Edge: During a disaster event, it’s easy for adrenaline to take over and that adrenaline spike can cloud someone’s judgment. It can even make the difference between a life-or-death choice. What is the best way to control this adrenaline surge during an emergency?

Allison G. S. Knox: Adrenaline surges during emergencies are normal, particularly when it is a type of incident that an individual has not encountered before. Good training helps to calm nerves so a first responder can focus on getting through the incident.

Edge: In their final reports, both the U.S. Senate investigation and the British Wreck Commissioner’s Inquiry cited a lack of organization in how the evacuation from the ship was handled. What are some of the most important considerations when you’re designing an organized plan to handle a disaster event that is likely to involve a considerable number of injuries and deaths? 

Allison G. S. Knox: Emergency management is a relatively new academic field, and scholars have been studying the sociology of disasters for decades. At the time of the sinking of the Titanic, we did not know as much about emergency management as we do today. 

Several studies have researched the mechanics of disasters. We understand from these studies that there is often an administrative component to disasters. E.L. Quarantelli, a sociologist, often wrote that “all disasters are man-made.”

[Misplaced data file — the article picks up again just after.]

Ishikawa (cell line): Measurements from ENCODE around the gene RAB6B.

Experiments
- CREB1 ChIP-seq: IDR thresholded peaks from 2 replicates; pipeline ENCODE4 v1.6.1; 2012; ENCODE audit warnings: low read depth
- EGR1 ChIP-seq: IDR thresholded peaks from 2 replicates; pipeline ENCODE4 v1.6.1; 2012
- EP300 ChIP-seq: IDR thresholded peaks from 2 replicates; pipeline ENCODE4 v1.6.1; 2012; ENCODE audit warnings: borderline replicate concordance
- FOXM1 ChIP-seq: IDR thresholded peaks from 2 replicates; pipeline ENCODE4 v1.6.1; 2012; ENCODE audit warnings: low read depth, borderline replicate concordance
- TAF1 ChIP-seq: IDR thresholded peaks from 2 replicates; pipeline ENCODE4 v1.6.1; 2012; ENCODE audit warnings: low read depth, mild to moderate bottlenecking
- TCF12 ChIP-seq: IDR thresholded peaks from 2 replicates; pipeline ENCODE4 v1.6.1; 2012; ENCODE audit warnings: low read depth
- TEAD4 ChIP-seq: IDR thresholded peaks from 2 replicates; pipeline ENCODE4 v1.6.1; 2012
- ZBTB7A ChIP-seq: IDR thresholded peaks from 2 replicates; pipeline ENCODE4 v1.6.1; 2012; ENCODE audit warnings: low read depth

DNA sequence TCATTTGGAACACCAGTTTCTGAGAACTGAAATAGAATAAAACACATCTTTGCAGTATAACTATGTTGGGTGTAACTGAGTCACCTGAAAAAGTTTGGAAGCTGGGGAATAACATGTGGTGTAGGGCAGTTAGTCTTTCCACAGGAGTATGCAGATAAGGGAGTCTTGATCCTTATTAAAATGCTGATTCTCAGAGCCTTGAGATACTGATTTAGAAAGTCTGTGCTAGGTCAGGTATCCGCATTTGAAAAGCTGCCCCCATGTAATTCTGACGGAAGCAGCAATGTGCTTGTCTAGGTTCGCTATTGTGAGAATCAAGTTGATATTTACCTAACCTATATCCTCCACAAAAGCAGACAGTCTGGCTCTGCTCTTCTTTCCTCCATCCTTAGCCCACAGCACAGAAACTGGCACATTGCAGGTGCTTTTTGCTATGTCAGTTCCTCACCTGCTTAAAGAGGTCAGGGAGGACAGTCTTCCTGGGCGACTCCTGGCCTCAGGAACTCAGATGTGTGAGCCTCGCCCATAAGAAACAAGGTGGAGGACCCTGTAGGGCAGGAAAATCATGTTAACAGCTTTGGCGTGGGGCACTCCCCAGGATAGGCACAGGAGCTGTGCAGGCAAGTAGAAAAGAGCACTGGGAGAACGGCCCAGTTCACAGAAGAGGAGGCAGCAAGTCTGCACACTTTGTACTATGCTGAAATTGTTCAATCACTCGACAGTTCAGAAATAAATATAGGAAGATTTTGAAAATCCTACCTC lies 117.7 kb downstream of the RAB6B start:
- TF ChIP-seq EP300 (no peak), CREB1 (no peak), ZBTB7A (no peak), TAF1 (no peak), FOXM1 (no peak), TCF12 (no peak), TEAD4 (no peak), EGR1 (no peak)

What this means is that there is an administrative failure associated with disasters. So the plans that we make and the training that we do are all parts of the components of managing disasters effectively.

The Titanic Disaster Led to Improved Safety for Modern-Day Ship Crews and Passengers

Although the Titanic disaster resulted in great loss of life, it did eventually make sea voyages much safer for future passengers and crew members. As Lang noted in his book, “For all its awfulness, Titanic did achieve something. It was the catalyst for bringing the maritime nations of the world together to agree [to] the first Safety of Life at Sea convention [SOLAS] in 1914.

“Since then, SOLAS in various guises has set the standard for safety at sea today. Whether you embark in a ship as a member of the crew or as a passenger, you owe it to the many over the past 100 years who have worked hard to draw up and enforce regulations that have their origins in a tragedy played out on the ice-cold waters of the North Atlantic when a brand-new four-funneled liner called Titanic hit an iceberg and sank.”